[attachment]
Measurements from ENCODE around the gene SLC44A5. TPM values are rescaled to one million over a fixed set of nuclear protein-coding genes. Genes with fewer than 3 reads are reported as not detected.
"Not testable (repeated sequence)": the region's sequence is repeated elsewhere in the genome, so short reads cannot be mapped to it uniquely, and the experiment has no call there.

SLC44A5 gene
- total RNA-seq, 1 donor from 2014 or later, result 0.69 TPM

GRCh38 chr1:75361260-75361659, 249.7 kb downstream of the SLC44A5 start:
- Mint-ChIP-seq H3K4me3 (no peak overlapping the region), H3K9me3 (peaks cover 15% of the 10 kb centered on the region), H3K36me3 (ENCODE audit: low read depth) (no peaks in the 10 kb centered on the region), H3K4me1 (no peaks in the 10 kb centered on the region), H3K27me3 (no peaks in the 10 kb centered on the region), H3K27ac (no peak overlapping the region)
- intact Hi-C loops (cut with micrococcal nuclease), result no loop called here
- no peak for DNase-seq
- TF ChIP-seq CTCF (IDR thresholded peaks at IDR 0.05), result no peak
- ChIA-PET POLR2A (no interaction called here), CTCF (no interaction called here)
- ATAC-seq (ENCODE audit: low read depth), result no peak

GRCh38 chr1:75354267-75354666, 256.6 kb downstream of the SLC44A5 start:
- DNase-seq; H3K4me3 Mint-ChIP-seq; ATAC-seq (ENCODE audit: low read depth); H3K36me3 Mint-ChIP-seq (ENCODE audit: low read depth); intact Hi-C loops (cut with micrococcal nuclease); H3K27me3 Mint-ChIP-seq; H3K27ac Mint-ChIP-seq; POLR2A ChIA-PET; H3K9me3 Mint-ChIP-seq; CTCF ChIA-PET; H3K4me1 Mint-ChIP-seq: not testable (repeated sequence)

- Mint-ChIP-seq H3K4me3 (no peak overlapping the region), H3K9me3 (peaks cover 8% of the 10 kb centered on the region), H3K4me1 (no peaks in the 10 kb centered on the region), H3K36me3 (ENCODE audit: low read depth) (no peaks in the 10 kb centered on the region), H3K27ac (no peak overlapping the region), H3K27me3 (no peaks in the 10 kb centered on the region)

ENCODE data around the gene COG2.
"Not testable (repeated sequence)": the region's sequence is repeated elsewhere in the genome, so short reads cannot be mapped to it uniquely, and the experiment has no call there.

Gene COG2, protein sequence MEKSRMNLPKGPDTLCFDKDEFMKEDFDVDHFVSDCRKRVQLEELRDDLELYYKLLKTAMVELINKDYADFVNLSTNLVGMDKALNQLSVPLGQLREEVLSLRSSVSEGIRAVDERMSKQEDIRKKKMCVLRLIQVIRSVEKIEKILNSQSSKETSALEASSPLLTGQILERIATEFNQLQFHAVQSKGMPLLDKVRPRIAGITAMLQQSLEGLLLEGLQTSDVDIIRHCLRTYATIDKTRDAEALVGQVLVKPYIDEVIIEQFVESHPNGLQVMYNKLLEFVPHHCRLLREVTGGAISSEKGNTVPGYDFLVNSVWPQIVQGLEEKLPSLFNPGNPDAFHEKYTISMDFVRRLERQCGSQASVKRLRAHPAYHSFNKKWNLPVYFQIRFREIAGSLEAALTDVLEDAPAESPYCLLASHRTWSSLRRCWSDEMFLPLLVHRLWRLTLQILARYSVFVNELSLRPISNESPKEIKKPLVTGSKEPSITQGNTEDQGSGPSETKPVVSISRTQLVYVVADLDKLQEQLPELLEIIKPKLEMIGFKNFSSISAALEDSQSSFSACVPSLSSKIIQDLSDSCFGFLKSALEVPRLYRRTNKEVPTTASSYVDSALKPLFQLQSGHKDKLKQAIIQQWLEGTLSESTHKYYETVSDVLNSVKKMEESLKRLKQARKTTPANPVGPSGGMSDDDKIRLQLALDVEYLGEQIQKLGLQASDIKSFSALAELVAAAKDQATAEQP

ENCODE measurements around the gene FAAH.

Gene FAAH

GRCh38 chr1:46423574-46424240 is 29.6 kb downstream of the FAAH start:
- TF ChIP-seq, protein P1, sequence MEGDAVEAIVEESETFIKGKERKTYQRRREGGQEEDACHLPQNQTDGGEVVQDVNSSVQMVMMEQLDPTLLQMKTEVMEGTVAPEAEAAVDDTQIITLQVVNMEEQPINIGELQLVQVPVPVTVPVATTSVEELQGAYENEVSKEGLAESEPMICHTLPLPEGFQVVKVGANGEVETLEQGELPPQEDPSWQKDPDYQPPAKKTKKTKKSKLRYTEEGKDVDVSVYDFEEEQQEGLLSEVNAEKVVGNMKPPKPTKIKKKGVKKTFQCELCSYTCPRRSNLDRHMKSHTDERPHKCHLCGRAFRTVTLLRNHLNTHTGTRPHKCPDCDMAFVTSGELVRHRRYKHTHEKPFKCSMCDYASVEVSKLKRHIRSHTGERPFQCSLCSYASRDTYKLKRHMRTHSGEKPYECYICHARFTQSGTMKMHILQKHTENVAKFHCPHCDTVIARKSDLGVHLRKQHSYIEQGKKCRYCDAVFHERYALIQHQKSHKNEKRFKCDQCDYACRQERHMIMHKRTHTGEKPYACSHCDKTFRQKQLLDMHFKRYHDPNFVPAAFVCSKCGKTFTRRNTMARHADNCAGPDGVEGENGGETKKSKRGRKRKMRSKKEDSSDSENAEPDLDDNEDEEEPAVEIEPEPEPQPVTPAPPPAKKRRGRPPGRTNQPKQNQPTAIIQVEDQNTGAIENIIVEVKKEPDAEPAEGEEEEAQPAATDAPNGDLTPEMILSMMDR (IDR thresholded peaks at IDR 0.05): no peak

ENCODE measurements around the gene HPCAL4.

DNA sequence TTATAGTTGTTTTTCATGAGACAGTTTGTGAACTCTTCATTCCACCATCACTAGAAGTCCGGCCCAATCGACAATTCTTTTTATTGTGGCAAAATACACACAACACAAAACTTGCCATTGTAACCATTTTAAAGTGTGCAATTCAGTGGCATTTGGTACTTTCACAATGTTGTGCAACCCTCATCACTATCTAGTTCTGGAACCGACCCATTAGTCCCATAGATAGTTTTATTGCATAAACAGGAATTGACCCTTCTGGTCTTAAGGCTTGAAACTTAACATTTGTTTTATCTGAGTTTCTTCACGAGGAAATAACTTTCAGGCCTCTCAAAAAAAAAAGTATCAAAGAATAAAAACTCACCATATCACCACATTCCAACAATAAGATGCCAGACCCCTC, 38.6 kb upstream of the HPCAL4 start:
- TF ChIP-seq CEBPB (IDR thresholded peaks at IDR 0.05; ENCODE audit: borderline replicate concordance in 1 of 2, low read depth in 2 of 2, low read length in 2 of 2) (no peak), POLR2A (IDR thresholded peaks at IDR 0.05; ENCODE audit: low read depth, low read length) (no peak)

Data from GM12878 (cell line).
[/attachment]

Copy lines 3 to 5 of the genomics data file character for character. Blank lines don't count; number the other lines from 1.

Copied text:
SLC44A5 gene
- total RNA-seq, 1 donor from 2014 or later, result 0.69 TPM

GRCh38 chr1:75361260-75361659, 249.7 kb downstream of the SLC44A5 start: